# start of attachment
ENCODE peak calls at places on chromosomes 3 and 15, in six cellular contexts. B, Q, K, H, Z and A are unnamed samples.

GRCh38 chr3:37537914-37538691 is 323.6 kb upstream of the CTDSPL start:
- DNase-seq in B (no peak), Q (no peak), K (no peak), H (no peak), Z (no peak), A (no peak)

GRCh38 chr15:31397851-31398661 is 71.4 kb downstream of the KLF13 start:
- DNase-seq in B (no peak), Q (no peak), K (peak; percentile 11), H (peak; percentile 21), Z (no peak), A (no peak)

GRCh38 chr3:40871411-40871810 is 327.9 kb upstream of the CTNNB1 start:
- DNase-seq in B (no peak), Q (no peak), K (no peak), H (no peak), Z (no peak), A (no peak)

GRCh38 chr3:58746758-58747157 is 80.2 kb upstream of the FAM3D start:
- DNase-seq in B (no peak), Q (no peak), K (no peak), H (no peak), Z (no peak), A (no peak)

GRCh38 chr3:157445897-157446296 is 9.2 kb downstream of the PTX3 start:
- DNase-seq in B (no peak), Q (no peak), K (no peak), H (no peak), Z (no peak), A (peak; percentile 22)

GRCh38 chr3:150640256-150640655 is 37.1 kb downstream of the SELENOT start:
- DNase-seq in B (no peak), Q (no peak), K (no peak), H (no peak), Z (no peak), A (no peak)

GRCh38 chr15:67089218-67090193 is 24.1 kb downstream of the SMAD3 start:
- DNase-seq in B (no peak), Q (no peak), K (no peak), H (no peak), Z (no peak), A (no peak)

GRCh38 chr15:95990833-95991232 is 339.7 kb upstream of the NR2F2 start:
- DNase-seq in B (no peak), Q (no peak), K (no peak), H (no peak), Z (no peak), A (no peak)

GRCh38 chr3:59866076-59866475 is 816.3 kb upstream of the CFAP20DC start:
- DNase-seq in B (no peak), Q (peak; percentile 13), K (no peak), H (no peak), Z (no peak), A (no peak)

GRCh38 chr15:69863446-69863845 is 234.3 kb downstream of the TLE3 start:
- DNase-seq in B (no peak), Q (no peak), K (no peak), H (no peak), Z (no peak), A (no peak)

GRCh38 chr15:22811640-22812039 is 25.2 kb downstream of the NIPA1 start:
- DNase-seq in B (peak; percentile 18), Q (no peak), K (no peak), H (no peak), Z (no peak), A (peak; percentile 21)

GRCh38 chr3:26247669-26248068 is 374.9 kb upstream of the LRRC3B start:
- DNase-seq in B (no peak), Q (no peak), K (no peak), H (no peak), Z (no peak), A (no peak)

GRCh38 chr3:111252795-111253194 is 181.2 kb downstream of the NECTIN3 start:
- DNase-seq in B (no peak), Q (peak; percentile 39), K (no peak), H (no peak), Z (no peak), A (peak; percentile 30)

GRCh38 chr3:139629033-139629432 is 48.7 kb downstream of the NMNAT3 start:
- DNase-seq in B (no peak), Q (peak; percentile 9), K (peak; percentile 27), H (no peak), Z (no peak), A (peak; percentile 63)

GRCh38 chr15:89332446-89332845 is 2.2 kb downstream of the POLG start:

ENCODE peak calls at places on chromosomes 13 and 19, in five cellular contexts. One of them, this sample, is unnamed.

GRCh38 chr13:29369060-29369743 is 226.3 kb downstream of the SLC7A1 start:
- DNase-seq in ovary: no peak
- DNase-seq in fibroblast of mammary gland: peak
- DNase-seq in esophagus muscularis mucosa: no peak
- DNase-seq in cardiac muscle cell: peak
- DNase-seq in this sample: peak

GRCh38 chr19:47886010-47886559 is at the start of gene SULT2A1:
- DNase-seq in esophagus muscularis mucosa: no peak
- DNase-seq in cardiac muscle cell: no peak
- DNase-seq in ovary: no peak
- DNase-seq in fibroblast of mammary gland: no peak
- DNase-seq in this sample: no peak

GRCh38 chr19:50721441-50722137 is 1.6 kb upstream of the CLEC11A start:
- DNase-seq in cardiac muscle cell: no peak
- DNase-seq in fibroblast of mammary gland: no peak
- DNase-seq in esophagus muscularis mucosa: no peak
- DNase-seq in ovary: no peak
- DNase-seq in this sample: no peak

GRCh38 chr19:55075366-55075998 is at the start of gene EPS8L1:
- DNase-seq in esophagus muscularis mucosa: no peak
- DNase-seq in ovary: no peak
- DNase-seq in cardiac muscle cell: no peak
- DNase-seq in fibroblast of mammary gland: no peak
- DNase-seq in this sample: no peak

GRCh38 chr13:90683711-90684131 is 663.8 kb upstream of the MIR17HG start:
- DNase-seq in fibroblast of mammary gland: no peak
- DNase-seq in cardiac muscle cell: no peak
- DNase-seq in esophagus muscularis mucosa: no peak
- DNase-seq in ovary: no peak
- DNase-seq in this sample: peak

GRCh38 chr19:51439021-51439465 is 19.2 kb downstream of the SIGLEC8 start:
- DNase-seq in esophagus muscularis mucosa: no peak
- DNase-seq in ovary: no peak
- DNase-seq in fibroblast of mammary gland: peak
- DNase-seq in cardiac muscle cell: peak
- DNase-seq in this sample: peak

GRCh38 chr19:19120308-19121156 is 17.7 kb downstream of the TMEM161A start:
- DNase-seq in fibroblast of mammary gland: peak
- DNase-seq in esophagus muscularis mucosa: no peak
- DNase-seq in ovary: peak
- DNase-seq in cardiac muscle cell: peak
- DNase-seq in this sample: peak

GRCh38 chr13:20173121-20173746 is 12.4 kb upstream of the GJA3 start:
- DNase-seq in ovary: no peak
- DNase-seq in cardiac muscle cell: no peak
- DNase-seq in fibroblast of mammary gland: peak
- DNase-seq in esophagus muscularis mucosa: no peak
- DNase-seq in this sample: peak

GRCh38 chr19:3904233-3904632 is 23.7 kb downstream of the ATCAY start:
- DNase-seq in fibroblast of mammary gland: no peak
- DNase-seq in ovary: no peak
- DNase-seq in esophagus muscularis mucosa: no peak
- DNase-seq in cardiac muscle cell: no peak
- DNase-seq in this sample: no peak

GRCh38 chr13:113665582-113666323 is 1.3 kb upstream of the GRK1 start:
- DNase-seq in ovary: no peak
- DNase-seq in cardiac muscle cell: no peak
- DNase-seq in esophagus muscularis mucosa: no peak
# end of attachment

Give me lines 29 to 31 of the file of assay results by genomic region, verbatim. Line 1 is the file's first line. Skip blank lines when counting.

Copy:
- DNase-seq in B (no peak), Q (peak; percentile 9), K (peak; percentile 27), H (no peak), Z (no peak), A (peak; percentile 63)

GRCh38 chr15:89332446-89332845 is 2.2 kb downstream of the POLG start:

ENCODE peak calls at places on chromosomes 13 and 19, in five cellular contexts. One of them, this sample, is unnamed.